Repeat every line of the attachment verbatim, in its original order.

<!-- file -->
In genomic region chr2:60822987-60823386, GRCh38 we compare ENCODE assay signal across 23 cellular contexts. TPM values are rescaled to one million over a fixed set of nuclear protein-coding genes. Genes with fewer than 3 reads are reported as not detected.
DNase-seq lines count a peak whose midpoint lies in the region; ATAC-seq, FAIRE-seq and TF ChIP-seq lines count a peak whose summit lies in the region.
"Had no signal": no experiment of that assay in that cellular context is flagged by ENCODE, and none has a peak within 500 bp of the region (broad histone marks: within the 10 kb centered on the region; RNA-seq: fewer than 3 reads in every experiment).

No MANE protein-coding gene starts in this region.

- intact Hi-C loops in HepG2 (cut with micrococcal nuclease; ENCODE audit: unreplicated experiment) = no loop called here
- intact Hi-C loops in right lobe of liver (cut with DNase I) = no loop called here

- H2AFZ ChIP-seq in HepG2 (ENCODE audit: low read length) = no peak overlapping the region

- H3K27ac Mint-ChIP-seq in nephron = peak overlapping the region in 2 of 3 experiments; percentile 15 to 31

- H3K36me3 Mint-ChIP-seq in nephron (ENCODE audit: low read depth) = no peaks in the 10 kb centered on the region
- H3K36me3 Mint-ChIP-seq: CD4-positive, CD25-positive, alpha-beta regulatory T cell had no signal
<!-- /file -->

In genomic region chr2:60822987-60823386, GRCh38 we compare ENCODE assay signal across 23 cellular contexts. TPM values are rescaled to one million over a fixed set of nuclear protein-coding genes. Genes with fewer than 3 reads are reported as not detected.
DNase-seq lines count a peak whose midpoint lies in the region; ATAC-seq, FAIRE-seq and TF ChIP-seq lines count a peak whose summit lies in the region.
"Had no signal": no experiment of that assay in that cellular context is flagged by ENCODE, and none has a peak within 500 bp of the region (broad histone marks: within the 10 kb centered on the region; RNA-seq: fewer than 3 reads in every experiment).

No MANE protein-coding gene starts in this region.

- intact Hi-C loops in HepG2 (cut with micrococcal nuclease; ENCODE audit: unreplicated experiment) = no loop called here
- intact Hi-C loops in right lobe of liver (cut with DNase I) = no loop called here

- H2AFZ ChIP-seq in HepG2 (ENCODE audit: low read length) = no peak overlapping the region

- H3K27ac Mint-ChIP-seq in nephron = peak overlapping the region in 2 of 3 experiments; percentile 15 to 31

- H3K36me3 Mint-ChIP-seq in nephron (ENCODE audit: low read depth) = no peaks in the 10 kb centered on the region
- H3K36me3 Mint-ChIP-seq: CD4-positive, CD25-positive, alpha-beta regulatory T cell had no signal